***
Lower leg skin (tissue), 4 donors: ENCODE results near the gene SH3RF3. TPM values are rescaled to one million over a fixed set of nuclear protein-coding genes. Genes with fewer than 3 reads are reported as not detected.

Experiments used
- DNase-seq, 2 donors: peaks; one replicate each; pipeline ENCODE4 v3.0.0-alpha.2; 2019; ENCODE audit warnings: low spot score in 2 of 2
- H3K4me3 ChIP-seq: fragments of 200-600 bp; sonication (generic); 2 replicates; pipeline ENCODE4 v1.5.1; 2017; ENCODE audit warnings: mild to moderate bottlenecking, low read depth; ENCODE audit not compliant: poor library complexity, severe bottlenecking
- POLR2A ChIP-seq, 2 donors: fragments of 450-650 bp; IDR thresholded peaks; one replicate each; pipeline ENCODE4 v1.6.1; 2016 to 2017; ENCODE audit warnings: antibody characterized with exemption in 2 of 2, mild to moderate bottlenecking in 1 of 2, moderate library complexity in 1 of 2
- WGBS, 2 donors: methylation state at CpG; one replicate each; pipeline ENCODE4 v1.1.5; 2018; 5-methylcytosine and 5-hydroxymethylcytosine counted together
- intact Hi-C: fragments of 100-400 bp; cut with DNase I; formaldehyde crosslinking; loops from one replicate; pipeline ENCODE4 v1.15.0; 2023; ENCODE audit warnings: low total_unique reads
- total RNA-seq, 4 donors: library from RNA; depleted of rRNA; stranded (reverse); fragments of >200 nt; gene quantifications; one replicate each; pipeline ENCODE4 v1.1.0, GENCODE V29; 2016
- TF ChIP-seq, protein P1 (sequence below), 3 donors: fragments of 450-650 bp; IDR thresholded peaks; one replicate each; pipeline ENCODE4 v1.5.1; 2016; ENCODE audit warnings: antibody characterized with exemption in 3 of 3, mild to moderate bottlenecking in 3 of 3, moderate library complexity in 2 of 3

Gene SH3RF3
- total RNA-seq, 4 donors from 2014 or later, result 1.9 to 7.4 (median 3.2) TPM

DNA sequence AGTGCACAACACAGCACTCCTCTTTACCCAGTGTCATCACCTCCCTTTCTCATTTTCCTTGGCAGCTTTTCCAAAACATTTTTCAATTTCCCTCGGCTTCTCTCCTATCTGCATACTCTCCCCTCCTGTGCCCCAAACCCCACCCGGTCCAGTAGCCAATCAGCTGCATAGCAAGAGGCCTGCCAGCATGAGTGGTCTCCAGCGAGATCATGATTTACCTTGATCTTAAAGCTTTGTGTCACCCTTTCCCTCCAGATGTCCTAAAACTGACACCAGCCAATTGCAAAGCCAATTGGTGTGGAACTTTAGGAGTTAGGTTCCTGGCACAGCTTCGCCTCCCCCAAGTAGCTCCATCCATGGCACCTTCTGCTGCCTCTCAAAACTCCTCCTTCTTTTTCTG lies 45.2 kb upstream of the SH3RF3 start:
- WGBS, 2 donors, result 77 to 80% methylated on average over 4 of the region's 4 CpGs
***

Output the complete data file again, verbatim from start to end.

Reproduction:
Lower leg skin (tissue), 4 donors: ENCODE results near the gene SH3RF3. TPM values are rescaled to one million over a fixed set of nuclear protein-coding genes. Genes with fewer than 3 reads are reported as not detected.

Experiments used
- DNase-seq, 2 donors: peaks; one replicate each; pipeline ENCODE4 v3.0.0-alpha.2; 2019; ENCODE audit warnings: low spot score in 2 of 2
- H3K4me3 ChIP-seq: fragments of 200-600 bp; sonication (generic); 2 replicates; pipeline ENCODE4 v1.5.1; 2017; ENCODE audit warnings: mild to moderate bottlenecking, low read depth; ENCODE audit not compliant: poor library complexity, severe bottlenecking
- POLR2A ChIP-seq, 2 donors: fragments of 450-650 bp; IDR thresholded peaks; one replicate each; pipeline ENCODE4 v1.6.1; 2016 to 2017; ENCODE audit warnings: antibody characterized with exemption in 2 of 2, mild to moderate bottlenecking in 1 of 2, moderate library complexity in 1 of 2
- WGBS, 2 donors: methylation state at CpG; one replicate each; pipeline ENCODE4 v1.1.5; 2018; 5-methylcytosine and 5-hydroxymethylcytosine counted together
- intact Hi-C: fragments of 100-400 bp; cut with DNase I; formaldehyde crosslinking; loops from one replicate; pipeline ENCODE4 v1.15.0; 2023; ENCODE audit warnings: low total_unique reads
- total RNA-seq, 4 donors: library from RNA; depleted of rRNA; stranded (reverse); fragments of >200 nt; gene quantifications; one replicate each; pipeline ENCODE4 v1.1.0, GENCODE V29; 2016
- TF ChIP-seq, protein P1 (sequence below), 3 donors: fragments of 450-650 bp; IDR thresholded peaks; one replicate each; pipeline ENCODE4 v1.5.1; 2016; ENCODE audit warnings: antibody characterized with exemption in 3 of 3, mild to moderate bottlenecking in 3 of 3, moderate library complexity in 2 of 3

Gene SH3RF3
- total RNA-seq, 4 donors from 2014 or later, result 1.9 to 7.4 (median 3.2) TPM

DNA sequence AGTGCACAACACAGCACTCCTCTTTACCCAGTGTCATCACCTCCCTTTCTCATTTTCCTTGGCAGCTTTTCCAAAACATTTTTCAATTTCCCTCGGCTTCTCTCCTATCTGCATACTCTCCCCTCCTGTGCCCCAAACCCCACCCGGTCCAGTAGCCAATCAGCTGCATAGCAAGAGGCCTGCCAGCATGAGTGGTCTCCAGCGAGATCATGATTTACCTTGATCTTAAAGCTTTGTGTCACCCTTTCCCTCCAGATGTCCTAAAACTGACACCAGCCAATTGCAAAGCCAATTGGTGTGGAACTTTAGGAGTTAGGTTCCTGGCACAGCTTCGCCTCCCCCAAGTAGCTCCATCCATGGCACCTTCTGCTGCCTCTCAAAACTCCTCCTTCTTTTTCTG lies 45.2 kb upstream of the SH3RF3 start:
- WGBS, 2 donors, result 77 to 80% methylated on average over 4 of the region's 4 CpGs